ABOVE PHOTO: Toni Mattson, co-owner of Trinity Equestrian Center of Eau Claire, speaks about the importance of equine assisted therapy in helping veterans better deal with the adverse impacts of their time in the military. UWRF/Pat Deninger photo.
When Toni Mattson, her husband William and her sister established Trinity Equestrian Center in 2002, they envisioned numerous ways, from trail rides to horse boarding and training, that their business could provide enjoyment and benefit the surrounding community.
In ensuing years, the Mattsons provided those activities and more at their horse business just south of Eau Claire. But as time progressed they decided to change their operation and focus on offering equine assisted therapy for people in need of it and to develop youth mentoring and leadership training.
Among the most important parts of that change in business has been providing equine assisted therapy to military veterans, Mattson told an audience attending Thursday’s Veterans Day ceremony at the University of Wisconsin-River Falls. The event also included addresses by American Legion Post 121 River Falls Commander Larry Larson, UWRF Provost and Vice Chancellor for Academic Affairs David Travis and UWRF Information and Technology Director Joe Kmiech.
“For years, a big part of our business had to be about making a living, paying the bills,” Mattson said. “Then we were able to make a shift from making a living to making a difference. The idea is we know we have so many hours in this life. How do you make as big of a difference as you can with the time that you have?”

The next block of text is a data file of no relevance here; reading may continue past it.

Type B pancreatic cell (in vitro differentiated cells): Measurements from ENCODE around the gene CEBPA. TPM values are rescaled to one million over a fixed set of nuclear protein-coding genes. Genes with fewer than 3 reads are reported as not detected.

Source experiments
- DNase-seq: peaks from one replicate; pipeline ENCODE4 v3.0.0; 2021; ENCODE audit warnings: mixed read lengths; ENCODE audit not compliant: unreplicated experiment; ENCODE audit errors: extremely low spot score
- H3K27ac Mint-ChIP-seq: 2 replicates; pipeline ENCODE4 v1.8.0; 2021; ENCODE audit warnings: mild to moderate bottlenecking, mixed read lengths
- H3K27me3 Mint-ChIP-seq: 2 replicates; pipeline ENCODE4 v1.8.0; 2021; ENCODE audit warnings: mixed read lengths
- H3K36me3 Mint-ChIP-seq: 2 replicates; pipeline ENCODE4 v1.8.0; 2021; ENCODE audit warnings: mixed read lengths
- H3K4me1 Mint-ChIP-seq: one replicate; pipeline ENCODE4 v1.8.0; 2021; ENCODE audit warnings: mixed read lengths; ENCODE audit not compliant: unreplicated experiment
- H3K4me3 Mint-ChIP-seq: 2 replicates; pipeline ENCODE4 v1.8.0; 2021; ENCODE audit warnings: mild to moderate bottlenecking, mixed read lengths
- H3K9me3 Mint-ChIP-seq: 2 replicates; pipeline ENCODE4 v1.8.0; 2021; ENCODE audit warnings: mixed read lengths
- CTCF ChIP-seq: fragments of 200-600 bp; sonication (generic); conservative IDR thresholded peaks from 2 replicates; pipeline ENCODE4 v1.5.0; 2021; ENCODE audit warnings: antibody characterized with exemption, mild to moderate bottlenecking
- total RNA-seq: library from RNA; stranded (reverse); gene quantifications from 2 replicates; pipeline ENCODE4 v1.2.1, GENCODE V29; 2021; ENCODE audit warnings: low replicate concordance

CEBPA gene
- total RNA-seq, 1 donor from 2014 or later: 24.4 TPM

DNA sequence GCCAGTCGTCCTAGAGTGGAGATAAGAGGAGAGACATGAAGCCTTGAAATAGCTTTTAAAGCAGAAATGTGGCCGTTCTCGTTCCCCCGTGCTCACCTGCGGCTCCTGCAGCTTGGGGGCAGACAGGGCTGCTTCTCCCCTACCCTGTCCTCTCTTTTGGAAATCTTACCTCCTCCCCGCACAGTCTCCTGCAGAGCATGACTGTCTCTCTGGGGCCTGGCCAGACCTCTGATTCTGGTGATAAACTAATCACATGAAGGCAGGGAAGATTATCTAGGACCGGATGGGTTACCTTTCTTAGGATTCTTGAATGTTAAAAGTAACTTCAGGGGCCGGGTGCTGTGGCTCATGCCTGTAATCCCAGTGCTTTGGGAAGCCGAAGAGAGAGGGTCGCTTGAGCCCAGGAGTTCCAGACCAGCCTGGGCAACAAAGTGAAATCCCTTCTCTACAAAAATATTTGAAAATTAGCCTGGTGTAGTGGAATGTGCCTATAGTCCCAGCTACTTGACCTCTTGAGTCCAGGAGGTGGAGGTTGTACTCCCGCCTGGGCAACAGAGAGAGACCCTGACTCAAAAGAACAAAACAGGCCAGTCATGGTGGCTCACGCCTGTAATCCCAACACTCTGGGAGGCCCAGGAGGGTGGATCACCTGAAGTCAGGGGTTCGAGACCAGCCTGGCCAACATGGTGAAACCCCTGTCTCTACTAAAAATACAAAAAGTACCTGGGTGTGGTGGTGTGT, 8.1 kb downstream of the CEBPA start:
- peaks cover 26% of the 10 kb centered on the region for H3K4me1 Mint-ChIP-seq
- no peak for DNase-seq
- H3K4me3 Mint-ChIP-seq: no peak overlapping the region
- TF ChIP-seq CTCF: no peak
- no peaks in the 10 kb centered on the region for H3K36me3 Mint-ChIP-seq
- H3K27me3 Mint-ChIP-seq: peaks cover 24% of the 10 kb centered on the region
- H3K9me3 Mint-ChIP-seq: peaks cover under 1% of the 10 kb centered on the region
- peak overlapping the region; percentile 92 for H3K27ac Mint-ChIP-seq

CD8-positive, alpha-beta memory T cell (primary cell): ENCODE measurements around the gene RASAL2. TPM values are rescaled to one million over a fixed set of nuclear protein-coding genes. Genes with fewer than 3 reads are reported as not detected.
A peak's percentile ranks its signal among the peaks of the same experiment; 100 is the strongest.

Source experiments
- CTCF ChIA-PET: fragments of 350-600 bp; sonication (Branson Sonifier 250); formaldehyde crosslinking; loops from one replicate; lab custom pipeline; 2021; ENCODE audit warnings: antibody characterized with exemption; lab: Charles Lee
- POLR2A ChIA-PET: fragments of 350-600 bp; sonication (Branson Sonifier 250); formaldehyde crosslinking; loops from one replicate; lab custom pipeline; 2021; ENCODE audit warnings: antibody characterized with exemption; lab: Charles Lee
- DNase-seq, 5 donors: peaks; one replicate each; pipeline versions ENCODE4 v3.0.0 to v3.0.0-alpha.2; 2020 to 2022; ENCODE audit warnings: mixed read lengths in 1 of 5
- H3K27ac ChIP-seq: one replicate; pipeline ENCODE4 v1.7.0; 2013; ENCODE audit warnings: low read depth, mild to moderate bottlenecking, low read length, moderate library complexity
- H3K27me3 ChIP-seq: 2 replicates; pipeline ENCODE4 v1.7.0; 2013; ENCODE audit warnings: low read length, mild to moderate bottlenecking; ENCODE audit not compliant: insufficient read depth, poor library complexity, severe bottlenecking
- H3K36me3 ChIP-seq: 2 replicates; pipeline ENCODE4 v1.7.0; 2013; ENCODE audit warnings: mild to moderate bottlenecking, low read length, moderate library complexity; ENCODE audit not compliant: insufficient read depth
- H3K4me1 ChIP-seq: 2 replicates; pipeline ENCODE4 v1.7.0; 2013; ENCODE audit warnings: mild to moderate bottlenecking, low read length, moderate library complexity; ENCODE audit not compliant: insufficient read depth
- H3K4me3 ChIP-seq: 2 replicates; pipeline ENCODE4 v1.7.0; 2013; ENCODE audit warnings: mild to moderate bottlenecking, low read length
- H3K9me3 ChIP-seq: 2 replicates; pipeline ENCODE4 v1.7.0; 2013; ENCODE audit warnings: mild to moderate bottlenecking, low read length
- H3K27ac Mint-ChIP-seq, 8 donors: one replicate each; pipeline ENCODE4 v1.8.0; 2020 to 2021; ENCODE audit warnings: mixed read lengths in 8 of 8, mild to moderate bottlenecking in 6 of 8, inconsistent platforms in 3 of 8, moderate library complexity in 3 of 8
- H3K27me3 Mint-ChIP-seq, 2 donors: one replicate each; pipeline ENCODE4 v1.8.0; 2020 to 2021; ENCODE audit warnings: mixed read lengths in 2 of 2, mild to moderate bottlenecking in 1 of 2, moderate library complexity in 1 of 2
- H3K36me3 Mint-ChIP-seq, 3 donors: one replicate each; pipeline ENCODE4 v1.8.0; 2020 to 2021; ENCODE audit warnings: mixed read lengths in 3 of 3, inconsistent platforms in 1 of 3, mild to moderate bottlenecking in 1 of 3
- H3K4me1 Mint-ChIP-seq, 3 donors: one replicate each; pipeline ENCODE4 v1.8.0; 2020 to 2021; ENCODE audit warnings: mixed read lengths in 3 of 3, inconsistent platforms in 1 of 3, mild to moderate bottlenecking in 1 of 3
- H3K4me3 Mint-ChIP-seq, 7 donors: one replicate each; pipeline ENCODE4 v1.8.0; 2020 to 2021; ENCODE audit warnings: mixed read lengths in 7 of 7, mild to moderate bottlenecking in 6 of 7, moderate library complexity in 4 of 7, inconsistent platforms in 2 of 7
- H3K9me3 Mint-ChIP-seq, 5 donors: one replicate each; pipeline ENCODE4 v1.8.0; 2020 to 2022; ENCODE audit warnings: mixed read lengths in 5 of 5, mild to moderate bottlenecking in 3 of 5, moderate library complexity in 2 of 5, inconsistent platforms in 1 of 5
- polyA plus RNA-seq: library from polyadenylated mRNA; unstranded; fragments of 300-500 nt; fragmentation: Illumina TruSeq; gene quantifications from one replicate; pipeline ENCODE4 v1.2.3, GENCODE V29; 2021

That idea of maximizing impact prompted the switch to a more therapy-driven business model, Mattson said. The focus on providing veterans with a better way to deal with the adverse impacts of their military service was also motivated in part by a frightening experience Mattson, then 9, had with her father, Charles Schmidt, a 20-year U.S. Army veteran. That instance was a sign that her father was struggling with PTSD and survivor’s guilt, Mattson said.
“It was a very powerful experience,” Mattson said. “It’s something that has stayed with me to this day.”
Many veterans struggle following their service as they attempt to adapt to civilian life, Mattson said, and equine therapy has proven to be an effective means of addressing their challenges.
“It’s amazing to see the change that comes over the veterans when they are with the horses,” she said. “You can see the stress melt away, see them make a connection to the horse.”
Trinity Equestrian Center also provides equine therapy for children diagnosed with autism spectrum disorder (ASD) as well as to people afflicted with dementia and Alzheimer’s Disease. In addition, the organization provides leadership training to groups and organizations.